A fun and interesting article from one of my trade publications, Kitchen & Bath Business…. enjoy!
Shattering a common stereotype many people cling to about the sexes, men and women are more alike than different. At least this is true among men and women in the über-attractive upscale consumer segment. But there are a few critical differences between the sexes and these insights can make a difference, whether you’re designing a kitchen for a client or deciding what products to promote in a showroom or developing an innovation to make homeowners’ lives easier.
Researchers at RICKI, the Research Institute for Cooking & Kitchen Intelligence, dug deeper into data from their recent study titled, “Top of the Line: Insights into Upscale Consumers & their Kitchens.” The analysis focused on 700 upscale consumers or those in households with incomes of $100,000 plus (251 men and 449 women).
MARKETING DREAM KITCHENS TO THE SEXES
When men and women were asked to select words they associate with their dream kitchens out of a list of nearly two dozen options, the top two picks of upscale men and women were reversed. Upscale men tended to select as their first choice “well-equipped,” referring mostly to appliances, whereas upscale women picked “organized.”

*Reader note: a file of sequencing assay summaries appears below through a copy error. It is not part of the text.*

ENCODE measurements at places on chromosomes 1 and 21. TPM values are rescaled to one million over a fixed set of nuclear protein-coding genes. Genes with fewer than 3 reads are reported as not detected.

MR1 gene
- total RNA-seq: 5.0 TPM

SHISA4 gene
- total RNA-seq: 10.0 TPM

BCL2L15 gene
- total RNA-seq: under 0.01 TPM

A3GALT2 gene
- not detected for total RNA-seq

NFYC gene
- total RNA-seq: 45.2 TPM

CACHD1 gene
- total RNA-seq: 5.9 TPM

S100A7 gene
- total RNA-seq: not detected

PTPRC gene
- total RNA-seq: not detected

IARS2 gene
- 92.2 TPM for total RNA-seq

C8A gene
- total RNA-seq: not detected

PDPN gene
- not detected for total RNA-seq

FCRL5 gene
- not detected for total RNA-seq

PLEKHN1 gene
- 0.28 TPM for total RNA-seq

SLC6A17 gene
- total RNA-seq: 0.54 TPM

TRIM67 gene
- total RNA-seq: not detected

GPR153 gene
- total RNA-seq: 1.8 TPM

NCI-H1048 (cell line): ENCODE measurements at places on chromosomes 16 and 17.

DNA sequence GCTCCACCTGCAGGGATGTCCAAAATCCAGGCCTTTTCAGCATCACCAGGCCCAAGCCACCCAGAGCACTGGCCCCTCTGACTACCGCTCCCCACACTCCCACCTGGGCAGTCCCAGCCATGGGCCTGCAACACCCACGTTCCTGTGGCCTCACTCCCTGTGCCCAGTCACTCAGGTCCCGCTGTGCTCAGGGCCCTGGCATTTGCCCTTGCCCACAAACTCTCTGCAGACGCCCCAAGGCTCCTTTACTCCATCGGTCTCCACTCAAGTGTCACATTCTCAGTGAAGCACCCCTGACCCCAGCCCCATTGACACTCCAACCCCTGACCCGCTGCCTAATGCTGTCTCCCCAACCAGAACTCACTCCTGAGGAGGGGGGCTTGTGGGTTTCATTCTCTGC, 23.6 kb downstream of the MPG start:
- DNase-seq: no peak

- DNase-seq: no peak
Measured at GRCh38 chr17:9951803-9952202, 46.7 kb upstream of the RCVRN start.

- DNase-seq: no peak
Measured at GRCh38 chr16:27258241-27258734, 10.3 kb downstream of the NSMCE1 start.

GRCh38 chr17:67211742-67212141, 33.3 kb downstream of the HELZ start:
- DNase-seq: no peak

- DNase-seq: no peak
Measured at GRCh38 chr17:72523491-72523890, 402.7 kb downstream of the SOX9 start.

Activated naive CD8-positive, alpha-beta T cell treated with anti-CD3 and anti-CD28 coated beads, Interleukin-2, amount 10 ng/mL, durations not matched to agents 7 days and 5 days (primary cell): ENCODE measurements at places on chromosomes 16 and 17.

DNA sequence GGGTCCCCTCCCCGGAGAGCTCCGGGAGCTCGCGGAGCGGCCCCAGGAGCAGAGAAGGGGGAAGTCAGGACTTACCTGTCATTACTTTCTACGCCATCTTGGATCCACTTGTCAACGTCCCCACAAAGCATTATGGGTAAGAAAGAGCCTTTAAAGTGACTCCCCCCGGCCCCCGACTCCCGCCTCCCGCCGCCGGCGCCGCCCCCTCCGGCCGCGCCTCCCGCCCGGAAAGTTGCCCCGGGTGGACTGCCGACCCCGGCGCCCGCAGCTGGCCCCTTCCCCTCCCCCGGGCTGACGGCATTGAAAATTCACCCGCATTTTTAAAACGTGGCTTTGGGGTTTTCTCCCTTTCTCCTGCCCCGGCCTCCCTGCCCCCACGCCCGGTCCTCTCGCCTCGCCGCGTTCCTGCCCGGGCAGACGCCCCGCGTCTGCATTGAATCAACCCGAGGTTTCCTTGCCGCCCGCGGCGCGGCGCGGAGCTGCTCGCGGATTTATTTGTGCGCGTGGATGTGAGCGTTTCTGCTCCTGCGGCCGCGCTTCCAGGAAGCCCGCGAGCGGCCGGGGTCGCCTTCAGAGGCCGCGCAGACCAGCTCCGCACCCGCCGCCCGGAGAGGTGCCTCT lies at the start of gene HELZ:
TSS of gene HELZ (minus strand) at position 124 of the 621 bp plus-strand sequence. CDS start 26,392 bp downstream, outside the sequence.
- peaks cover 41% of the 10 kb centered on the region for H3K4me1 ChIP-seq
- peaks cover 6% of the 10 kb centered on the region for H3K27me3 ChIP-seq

Brenda Bryan, RICKI’s executive director and a long-time home improvement industry insider, worked with her team to make sense of the data. “It’s interesting that out of a list of 23 words they could pick from to describe their dream kitchen, men are significantly more likely than women to pick only one word—the word “modern”—whereas women focus on more nesting-oriented words like “family” in the top five and, on down the list, words like ‘warm’ and ‘social,’” said Bryan.
|Upscale Men||Upscale Women|